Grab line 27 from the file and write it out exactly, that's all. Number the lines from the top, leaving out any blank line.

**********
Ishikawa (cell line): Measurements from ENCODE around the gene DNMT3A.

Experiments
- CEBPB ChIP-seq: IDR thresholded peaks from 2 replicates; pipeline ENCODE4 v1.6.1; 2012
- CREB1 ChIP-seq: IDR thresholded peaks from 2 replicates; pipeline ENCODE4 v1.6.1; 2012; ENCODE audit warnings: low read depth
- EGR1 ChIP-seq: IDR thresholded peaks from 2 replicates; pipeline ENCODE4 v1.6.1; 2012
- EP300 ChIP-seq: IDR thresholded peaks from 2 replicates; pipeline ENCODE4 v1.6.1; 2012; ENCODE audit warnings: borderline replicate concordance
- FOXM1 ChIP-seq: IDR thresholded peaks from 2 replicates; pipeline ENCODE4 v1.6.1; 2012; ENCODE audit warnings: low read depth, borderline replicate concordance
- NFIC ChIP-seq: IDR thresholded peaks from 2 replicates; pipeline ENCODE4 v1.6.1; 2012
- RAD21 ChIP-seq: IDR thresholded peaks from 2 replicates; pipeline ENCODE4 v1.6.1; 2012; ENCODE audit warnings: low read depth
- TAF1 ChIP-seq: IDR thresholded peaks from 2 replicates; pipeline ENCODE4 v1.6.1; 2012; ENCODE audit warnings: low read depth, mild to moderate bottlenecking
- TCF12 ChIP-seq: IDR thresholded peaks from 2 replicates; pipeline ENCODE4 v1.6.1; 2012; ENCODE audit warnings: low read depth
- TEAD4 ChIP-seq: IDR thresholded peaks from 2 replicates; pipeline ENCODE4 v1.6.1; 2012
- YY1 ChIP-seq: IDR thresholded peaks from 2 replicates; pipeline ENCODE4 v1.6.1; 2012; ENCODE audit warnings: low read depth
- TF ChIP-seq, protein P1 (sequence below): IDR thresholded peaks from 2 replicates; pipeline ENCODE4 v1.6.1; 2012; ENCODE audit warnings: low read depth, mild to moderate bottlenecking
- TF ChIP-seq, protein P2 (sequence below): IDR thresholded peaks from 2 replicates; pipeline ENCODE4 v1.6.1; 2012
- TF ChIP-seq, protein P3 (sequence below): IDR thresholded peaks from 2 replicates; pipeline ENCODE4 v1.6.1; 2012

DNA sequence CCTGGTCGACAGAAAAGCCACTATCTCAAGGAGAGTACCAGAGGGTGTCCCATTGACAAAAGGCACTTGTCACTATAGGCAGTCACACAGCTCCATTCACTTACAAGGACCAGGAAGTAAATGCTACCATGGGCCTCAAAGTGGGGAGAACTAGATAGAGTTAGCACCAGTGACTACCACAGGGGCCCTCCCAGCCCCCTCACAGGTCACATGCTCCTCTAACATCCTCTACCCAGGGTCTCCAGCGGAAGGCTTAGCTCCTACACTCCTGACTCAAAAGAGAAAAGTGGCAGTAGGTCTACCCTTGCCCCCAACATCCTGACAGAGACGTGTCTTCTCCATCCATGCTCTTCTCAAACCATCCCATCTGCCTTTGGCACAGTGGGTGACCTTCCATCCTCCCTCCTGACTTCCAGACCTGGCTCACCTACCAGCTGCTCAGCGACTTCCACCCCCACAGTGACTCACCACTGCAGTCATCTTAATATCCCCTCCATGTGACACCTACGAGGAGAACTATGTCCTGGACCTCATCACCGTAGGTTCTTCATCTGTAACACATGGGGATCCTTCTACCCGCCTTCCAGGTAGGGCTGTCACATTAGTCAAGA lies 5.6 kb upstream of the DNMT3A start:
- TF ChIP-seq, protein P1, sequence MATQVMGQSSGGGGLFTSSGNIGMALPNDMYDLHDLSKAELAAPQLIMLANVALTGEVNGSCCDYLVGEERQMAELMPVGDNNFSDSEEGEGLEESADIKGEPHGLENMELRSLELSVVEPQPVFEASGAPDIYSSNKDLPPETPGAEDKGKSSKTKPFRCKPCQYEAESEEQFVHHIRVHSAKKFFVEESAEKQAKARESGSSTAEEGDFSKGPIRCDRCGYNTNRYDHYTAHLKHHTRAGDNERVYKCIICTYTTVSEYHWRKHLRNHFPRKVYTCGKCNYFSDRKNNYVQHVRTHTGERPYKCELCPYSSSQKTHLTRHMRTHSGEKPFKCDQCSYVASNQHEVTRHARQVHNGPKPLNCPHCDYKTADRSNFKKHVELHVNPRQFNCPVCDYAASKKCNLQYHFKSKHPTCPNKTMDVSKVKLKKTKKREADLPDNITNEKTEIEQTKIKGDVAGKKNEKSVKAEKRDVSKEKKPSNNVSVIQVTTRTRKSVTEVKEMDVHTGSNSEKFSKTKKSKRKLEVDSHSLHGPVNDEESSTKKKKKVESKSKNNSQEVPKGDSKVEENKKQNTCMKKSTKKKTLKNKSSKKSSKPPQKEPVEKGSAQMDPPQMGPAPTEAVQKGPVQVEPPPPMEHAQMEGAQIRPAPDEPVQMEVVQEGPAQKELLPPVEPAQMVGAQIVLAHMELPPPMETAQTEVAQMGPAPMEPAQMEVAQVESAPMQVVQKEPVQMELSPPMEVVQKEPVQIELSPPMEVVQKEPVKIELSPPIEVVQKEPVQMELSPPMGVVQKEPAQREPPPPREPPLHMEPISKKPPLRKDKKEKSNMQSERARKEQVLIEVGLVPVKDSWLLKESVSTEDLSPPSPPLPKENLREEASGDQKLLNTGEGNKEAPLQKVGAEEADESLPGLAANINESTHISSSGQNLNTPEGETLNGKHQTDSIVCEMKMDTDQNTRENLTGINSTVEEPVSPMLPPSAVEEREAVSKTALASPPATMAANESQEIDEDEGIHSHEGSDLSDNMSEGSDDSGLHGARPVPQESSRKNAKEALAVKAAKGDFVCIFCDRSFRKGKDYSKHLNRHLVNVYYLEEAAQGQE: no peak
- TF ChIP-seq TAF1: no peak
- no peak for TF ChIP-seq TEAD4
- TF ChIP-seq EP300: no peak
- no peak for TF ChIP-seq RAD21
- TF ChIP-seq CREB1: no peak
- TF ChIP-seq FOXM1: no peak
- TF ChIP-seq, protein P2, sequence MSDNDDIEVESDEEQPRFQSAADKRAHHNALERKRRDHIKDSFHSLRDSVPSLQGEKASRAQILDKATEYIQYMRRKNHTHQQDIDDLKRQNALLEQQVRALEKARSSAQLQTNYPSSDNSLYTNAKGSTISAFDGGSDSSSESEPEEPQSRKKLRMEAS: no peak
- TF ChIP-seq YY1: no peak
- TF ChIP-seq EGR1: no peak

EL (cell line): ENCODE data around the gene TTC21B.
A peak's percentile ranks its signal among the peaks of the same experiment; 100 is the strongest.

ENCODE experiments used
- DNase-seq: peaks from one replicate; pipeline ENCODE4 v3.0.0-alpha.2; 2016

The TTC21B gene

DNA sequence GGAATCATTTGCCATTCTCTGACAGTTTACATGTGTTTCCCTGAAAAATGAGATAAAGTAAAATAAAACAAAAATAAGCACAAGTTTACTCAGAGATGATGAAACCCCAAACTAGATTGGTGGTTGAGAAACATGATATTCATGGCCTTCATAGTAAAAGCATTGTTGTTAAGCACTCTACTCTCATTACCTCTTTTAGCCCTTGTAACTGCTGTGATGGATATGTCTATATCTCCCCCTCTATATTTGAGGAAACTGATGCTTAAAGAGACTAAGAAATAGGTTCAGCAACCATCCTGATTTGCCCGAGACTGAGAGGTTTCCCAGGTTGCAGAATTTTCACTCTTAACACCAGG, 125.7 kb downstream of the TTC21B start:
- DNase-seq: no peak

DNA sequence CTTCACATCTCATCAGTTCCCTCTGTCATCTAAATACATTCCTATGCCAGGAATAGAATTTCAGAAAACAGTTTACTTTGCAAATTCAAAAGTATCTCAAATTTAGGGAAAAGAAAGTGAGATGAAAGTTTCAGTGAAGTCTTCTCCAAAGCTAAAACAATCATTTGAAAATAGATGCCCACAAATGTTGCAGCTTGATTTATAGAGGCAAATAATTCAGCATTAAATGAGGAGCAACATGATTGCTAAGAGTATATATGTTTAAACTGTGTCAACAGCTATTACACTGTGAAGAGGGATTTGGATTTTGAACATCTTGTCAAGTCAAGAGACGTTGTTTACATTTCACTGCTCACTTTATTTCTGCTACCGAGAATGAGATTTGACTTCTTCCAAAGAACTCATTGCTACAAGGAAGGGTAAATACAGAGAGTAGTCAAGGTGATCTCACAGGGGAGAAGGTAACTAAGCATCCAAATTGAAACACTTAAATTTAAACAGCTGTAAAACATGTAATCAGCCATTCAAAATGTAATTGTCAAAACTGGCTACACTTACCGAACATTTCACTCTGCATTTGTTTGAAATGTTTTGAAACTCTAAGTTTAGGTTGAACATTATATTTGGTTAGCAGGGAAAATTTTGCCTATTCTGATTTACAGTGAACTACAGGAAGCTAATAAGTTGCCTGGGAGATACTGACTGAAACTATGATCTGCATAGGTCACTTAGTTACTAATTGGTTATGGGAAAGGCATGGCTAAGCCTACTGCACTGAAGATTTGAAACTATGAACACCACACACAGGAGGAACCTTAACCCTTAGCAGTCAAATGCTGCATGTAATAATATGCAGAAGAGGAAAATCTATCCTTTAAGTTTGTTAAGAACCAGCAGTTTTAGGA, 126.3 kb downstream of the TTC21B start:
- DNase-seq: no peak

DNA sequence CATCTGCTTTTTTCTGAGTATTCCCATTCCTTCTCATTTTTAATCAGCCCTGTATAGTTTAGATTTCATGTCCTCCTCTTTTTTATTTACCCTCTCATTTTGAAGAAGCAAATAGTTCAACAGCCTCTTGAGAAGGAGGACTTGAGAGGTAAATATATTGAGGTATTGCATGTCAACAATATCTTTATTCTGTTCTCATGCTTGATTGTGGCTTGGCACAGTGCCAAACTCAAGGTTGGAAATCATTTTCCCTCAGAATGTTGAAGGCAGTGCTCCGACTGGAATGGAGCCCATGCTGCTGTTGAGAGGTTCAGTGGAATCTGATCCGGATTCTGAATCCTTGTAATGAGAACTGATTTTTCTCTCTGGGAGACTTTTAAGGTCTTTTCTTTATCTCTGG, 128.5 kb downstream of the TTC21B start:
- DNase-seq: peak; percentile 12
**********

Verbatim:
- TF ChIP-seq EGR1: no peak